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ERIC Number: ED308933
Record Type: Non-Journal
Publication Date: 1989-Jun
Pages: 10
Abstractor: N/A
Reference Count: N/A
Children's Understanding of the Distinction between Natural and Crafted Objects.
Chen, J. Q.; And Others
This study examined whether evidence for understanding the distinction between natural and man-made aspects of the world can be found in young children. Children 3, 5, and 7 years of age were asked to make judgments about the origins of 12 objects and people's ability to change the objects. The objects were evenly divided into naturally occurring objects such as clouds and mountains, and man-made objects such as helicopters and spoons. Results suggested that the youngest children were unable to answer the origins questions correctly, while members of both older groups were able to do so. More children in all three age groups correctly indicated the origins of man-made objects more frequently than of naturally occurring ones. When asked whether people could change the objects pictured in the photographs, the youngest answered that they could not, while the older children answered that they could. Crafted objects were seen as more amenable to change than natural ones. For positive responses to the change question, age differences were found in kinds of suggested alterations consistent with earlier observations about children's conceptual development from perceptual to functional changes. Children in all age groups correctly categorized unfamiliar objects despite their inability to identify them correctly. It is concluded that by the age of 7 years, children seem able to differentiate between natural and man-made objects. (RH)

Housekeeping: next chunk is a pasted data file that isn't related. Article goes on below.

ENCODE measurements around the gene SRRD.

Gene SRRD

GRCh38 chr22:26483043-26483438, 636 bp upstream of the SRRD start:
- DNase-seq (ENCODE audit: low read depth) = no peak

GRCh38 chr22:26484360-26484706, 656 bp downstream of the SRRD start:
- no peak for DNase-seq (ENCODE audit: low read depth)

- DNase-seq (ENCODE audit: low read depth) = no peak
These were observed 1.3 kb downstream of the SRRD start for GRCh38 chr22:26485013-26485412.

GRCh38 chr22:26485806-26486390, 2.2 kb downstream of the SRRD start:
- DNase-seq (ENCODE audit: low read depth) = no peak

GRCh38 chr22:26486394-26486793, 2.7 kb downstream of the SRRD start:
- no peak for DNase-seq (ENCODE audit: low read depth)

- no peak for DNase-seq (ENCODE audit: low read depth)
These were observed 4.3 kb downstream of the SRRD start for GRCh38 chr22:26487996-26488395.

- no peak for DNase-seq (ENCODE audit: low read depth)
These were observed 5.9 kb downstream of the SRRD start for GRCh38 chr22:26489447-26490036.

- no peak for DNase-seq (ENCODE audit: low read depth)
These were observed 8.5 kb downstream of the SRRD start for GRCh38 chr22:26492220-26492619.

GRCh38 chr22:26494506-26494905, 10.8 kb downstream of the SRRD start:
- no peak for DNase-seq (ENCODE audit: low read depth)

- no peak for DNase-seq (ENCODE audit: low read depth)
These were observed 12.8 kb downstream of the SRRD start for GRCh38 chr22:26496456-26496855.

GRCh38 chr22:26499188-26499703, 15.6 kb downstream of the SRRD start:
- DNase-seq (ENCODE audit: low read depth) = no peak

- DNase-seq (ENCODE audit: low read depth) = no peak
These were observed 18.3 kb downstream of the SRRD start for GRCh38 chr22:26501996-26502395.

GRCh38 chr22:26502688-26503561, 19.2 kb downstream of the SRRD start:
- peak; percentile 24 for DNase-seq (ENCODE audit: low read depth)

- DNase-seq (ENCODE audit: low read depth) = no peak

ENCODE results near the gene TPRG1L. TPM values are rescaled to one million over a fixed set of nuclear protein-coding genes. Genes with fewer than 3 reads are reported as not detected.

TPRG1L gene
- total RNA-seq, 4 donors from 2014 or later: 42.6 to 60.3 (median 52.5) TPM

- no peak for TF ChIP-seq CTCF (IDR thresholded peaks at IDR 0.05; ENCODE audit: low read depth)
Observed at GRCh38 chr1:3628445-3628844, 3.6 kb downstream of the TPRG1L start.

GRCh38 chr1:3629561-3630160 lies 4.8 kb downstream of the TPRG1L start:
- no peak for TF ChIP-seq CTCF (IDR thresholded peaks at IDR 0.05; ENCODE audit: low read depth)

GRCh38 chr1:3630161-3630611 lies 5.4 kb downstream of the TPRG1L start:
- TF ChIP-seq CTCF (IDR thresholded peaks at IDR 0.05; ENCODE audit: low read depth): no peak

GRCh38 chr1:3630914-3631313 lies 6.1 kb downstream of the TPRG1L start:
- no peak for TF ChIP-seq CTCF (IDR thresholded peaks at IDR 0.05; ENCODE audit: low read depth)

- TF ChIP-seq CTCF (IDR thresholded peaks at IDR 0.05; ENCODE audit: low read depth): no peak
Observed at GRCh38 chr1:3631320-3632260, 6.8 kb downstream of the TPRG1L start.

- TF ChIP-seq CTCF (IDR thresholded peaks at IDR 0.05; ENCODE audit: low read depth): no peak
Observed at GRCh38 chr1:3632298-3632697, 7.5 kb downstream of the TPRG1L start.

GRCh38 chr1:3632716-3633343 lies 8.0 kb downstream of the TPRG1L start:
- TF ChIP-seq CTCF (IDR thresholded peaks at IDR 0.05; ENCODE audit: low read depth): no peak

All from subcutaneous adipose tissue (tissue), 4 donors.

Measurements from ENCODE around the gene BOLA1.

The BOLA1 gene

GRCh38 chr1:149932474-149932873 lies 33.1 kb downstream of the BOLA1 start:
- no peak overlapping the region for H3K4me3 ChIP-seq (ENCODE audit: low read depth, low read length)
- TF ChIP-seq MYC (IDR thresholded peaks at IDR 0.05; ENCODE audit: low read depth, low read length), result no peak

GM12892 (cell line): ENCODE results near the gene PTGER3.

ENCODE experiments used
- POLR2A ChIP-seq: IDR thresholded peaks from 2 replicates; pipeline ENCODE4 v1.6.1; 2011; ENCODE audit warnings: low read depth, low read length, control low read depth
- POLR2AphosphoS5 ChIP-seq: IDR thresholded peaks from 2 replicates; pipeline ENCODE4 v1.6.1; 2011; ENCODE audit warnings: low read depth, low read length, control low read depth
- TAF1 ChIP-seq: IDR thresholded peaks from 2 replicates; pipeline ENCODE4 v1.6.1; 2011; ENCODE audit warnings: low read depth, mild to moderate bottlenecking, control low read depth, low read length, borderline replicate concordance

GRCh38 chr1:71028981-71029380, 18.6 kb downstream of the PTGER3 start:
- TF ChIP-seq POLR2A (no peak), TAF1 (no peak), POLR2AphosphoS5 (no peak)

Publication Type: Reports - Research; Speeches/Meeting Papers
Education Level: N/A
Audience: N/A
Language: English
Sponsor: N/A
Authoring Institution: N/A